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Working Tans

Working Tans

Advice
By the USSA News Desk
posted: 01/01/2000

San Diego/San Clemente, CA, July 26, 2001--Fun in the sun? Well, not exactly! While the annual mid-July 'on-beach' camps of the men's and women's U.S. Alpine Ski Team always offer a diverse break from normal training, the snow skiers were clearly the hardest-working athletes on the beaches this month!

After early-July on-snow training on the high glacier of Mt. Hood, Ore., the training ground moved south--first for the men with a July 12-19 camp in San Clemente and Mission Viejo, then the women from July 19-26in San Diego and Del Mar.

Each of the week-plus camps featured physical conditioning testing, plus a mixture of traditional strength and conditioning in the gym, beach and surf workouts, and some diversions including football for the men and rowing on San Diego's Mission Bay for the women.

"It's a great break from on-snow training, for sure," said U.S. Ski Team Sport Science Director Andy Walshe. "But it's also an important conditioning and team building opportunity."

While the men didn't bring in any strong personal experience in football, you could hardly tell it from watching them. A lanky Bode Miller had no problem snaring long passes out of the outstretched hands of defenders, and World Champion Daron Rahlves did much of the same. Top-ranked GS skier and big-time Buffalo Bills fan Erik Schlopy made an NFL-level diving catch late in the game. "These guys are athletes, great athletes, and you can see that by how they adapt to different sports," said retiring Head Men's Coach Bill Egan.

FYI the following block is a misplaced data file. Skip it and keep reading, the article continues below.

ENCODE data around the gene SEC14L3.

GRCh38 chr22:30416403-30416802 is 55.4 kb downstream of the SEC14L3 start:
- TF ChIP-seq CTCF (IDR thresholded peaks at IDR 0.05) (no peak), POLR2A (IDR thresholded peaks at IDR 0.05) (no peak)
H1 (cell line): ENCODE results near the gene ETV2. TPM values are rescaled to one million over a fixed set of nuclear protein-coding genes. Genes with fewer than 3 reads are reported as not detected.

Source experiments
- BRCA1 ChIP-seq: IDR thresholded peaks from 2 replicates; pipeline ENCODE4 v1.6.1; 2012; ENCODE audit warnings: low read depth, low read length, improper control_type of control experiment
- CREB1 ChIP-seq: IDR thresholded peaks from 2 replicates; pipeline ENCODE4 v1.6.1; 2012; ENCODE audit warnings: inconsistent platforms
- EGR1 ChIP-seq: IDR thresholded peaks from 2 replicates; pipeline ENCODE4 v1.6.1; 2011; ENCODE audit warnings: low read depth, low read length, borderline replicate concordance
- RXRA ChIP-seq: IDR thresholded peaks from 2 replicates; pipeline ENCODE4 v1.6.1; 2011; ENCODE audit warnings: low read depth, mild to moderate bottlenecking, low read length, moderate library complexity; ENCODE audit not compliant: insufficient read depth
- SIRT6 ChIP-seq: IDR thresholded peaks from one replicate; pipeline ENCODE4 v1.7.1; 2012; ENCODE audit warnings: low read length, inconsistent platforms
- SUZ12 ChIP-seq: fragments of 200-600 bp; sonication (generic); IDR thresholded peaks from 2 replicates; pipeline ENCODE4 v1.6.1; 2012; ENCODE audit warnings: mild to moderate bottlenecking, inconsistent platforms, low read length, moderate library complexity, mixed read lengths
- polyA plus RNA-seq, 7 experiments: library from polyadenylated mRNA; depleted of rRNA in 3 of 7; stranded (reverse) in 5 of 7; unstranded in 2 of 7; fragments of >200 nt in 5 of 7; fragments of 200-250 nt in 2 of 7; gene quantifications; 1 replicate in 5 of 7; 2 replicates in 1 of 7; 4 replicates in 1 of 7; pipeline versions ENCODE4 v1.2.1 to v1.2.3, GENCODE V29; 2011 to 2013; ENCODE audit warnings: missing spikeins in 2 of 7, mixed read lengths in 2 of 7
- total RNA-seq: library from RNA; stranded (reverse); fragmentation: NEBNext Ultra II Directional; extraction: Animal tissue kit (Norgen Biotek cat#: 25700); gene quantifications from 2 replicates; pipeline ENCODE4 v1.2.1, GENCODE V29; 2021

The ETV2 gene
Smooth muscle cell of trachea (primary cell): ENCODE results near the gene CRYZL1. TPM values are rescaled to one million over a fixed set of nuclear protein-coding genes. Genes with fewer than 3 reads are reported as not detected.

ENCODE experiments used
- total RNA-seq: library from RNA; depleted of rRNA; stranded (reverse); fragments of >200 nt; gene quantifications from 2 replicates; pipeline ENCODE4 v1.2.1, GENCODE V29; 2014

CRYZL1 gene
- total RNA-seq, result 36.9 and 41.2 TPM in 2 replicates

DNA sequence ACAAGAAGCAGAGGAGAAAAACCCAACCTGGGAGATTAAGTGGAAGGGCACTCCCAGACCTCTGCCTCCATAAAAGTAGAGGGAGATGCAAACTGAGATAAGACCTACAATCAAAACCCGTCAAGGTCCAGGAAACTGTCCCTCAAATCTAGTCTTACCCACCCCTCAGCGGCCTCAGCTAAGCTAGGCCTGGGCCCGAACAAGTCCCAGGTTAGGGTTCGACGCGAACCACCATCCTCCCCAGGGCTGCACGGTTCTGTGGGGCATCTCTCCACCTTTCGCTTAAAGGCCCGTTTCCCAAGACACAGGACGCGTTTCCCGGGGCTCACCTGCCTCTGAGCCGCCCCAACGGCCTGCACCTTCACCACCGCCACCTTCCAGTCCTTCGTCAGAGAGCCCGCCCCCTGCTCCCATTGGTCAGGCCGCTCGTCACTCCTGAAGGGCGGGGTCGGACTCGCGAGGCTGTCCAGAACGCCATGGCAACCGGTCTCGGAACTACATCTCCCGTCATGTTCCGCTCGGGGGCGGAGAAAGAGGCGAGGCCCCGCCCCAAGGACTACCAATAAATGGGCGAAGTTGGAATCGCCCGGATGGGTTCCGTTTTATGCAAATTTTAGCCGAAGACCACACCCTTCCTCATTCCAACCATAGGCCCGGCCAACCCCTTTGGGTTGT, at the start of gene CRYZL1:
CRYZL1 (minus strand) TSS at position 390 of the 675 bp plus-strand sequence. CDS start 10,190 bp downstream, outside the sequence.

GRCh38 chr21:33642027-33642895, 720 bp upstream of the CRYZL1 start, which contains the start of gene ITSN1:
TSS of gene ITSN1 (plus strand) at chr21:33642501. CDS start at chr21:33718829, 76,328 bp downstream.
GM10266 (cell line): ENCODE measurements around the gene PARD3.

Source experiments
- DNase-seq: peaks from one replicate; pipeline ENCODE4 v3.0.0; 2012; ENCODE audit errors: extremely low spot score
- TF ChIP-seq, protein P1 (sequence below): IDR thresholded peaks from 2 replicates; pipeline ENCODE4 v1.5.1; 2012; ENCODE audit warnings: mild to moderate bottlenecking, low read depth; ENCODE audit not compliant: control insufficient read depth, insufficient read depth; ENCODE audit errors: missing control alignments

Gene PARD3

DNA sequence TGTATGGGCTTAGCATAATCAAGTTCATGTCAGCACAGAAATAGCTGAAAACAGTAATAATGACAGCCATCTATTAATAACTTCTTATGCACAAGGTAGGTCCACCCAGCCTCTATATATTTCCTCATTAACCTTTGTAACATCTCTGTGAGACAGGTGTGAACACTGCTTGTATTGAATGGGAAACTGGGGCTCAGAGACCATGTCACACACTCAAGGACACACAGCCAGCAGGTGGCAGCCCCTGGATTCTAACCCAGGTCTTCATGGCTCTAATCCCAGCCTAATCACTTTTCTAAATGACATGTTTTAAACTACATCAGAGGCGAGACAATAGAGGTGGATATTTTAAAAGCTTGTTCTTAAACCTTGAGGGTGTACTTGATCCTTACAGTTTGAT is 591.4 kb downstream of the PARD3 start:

Egan, who grew up in San Clemente and later coached football at nearby Saddleback College in Mission Viejo, brought his men to his alma mater for two days of football workouts. Day one was education--learning skills, teamwork and strategy. Day two was the Super Bowl--highly competitive, as you would expect from world class athletes.

Walshe took the men through a grueling few days leading up to the annual Oceanman competition, this year pitting two teams of 12 athletes and coaches against each other in 'surf lifesaving' drills. In one drill, anathlete took a sea kayak 200 meters offshore, and then had to be 'rescued' by his teammates as he came back towards shore--the team held the 150-pound kayak, with the paddling athlete, high above their heads and ran a 100-meter circuit in the sand on shore!

The women, meanwhile, took their beach action 30 miles south to Torrey Pines State Beach near Del Mar for much of the same. An aggressive Sarah Schleper was first in the surf and first out as the girls combined swimming, surfing and beach running. Also on hand among the nearly 20 athletes were World Cup winnerKirsten Clark, a healthy Caroline Lalive, and returning veteran Katie Monahan, fresh from her second successful on-snow camp after an injury which knocked her out for all of last season.

"One of the really encouraging things we're seeing is the conditioning level of all of the athletes," said Walshe. Walshe and his staff develop personalized conditioning programs for each athlete. Prior to each camp, athletes undergo physical testing to check their progress. "It's great to see the progress we've seen the last few years. The athletes are all doing a fabulous job keeping up with their conditioning programs on their own."

Head Women's Coach Marjan Cernigoj echoed Walshe. "We really had a great camp at Mt. Hood and now here in California. The girls are really in great shape!"

While Southern California has been a traditional stop for the U.S. Ski Team on-and-off for a decade or more, Walshe has spiced up the program the last three summers. A native of Australia, Walshe has brought the popular sport of 'surf livesaving' to the Team with his innovative beach workouts. It's hard work, as the teams find out every summer. In the men's Oceanman on the beach in San Clemente, Walshe put them through a nearly three-hour workout.

Still, it wasn't too much to dull their enthusiasm, as the hardier surfers were out every morniing at dawn and back again at sunset to catch some waves.

Still, it wasn't too much to dull their enthusiasm, as the hardier surfers were out every morning at dawn and back again at sunset to catch some waves.

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